Christian Berbers: increased persecution and repression in Kabylia (Algeria) The Kabylia (Algeria) Berber Christian minority has inaugurated the new year and decade by facing once again brutal repression and persecution. The Kabylian population was preparing the celebrations of the Amazigh (Berber) New Year on January 12, 2010 when officials prohibited Christian Kabylians to hold their religious event. Defying the interdiction, the Movement for the Autonomy of Kabylia (MAK) the leader of which is exiled in France called for a rally in Tizi Ouzou, Kabilia’s capital city, on January 12 to protest against the persecution they are the victims of. Dozens were arrested whose families are without any news since. Security forces fired rounds of rubber bullets and salvagely beat up participants. These events not only reflect the clear continuous rejection of the Berber identity (native population of the Maghreb North African region) but also the rising “Islamic fundamentalism” drift of the regime in place since the independence of the country in 1962. The vast country Sahara desert region has sheltered the Armed Islamic Group (GIA) now allied to Al-Qaida. Their most recent mischief was the hijacking of Air France flight 8969 on which the head of the MAK was travelling. Muzzled by the oil and natural gas riches of Algeria the international community and the media remain silent on a problem that is several decades old. January 13, 2010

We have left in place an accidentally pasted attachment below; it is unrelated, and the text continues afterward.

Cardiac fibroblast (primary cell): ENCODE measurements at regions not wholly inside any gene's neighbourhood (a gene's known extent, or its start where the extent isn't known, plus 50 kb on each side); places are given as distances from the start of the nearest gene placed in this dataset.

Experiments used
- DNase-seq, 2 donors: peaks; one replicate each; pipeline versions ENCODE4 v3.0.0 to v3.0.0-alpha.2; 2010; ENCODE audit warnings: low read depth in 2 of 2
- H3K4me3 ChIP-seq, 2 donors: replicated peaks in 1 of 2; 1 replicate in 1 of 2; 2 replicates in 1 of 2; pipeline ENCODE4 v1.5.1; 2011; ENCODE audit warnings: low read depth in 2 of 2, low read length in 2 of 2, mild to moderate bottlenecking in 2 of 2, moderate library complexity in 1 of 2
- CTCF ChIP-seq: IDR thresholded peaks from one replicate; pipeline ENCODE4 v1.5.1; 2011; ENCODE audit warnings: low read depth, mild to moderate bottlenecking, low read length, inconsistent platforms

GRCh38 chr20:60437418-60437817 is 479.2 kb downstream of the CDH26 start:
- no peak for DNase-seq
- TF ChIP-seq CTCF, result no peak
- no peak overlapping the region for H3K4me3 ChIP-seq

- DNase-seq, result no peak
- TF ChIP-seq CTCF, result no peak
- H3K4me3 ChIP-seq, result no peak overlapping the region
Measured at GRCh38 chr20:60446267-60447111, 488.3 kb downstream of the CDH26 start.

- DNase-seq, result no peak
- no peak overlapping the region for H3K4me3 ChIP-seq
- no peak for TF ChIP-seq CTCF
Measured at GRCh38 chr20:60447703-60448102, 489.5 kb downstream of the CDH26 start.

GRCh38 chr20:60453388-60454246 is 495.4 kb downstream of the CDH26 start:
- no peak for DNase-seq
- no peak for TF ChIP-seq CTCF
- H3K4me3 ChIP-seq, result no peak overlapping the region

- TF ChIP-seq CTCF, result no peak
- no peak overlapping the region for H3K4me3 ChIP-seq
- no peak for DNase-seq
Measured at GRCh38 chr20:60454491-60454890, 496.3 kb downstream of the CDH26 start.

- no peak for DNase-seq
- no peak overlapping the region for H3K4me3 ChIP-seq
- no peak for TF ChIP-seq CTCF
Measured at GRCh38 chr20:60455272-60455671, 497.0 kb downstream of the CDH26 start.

Landscape of Kabylie.
Landscape, near Azazga

Main features:

  • The Great Kabylia, which runs from Thénia (west) to Bejaia (east), and from the Mediterranean Sea (north) to the valley of Soummam (south), that is to say, 200 km by 100 km, beginning 50 km from Algiers, the capital of Algeria.
  • Kabylia of Bibans and Kabylia of Babors, which form the Little Kabylia.

Three large chains of mountains occupy most of the area:

  • In the north, the mountain range of maritime Kabylia, culminating with Tifrit n'Ait El Hadj (Tamgout 1278 m)